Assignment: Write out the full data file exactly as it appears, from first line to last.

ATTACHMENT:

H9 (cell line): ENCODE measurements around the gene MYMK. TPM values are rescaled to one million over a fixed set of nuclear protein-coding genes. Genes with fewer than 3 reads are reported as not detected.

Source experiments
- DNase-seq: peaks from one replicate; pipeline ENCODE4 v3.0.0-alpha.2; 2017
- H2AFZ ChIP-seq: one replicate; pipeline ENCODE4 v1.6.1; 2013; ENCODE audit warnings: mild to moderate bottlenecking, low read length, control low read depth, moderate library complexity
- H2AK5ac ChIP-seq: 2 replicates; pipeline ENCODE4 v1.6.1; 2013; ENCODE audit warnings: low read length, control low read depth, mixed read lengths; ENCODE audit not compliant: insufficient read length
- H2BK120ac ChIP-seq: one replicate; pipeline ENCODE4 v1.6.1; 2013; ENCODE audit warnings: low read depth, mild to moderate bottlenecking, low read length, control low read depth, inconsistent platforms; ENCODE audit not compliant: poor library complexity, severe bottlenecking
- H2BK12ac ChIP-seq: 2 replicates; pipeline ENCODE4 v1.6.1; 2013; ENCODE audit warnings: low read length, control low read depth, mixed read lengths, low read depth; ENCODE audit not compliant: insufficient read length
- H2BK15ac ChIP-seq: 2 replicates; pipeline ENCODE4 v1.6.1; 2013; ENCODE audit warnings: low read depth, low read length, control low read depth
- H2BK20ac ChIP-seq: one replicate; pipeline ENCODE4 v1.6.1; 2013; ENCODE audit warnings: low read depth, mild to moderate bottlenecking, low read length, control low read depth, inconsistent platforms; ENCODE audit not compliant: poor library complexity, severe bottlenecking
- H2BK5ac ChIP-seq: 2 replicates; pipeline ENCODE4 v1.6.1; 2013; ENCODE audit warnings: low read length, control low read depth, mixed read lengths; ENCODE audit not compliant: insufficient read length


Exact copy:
H9 (cell line): ENCODE measurements around the gene MYMK. TPM values are rescaled to one million over a fixed set of nuclear protein-coding genes. Genes with fewer than 3 reads are reported as not detected.

Source experiments
- DNase-seq: peaks from one replicate; pipeline ENCODE4 v3.0.0-alpha.2; 2017
- H2AFZ ChIP-seq: one replicate; pipeline ENCODE4 v1.6.1; 2013; ENCODE audit warnings: mild to moderate bottlenecking, low read length, control low read depth, moderate library complexity
- H2AK5ac ChIP-seq: 2 replicates; pipeline ENCODE4 v1.6.1; 2013; ENCODE audit warnings: low read length, control low read depth, mixed read lengths; ENCODE audit not compliant: insufficient read length
- H2BK120ac ChIP-seq: one replicate; pipeline ENCODE4 v1.6.1; 2013; ENCODE audit warnings: low read depth, mild to moderate bottlenecking, low read length, control low read depth, inconsistent platforms; ENCODE audit not compliant: poor library complexity, severe bottlenecking
- H2BK12ac ChIP-seq: 2 replicates; pipeline ENCODE4 v1.6.1; 2013; ENCODE audit warnings: low read length, control low read depth, mixed read lengths, low read depth; ENCODE audit not compliant: insufficient read length
- H2BK15ac ChIP-seq: 2 replicates; pipeline ENCODE4 v1.6.1; 2013; ENCODE audit warnings: low read depth, low read length, control low read depth
- H2BK20ac ChIP-seq: one replicate; pipeline ENCODE4 v1.6.1; 2013; ENCODE audit warnings: low read depth, mild to moderate bottlenecking, low read length, control low read depth, inconsistent platforms; ENCODE audit not compliant: poor library complexity, severe bottlenecking
- H2BK5ac ChIP-seq: 2 replicates; pipeline ENCODE4 v1.6.1; 2013; ENCODE audit warnings: low read length, control low read depth, mixed read lengths; ENCODE audit not compliant: insufficient read length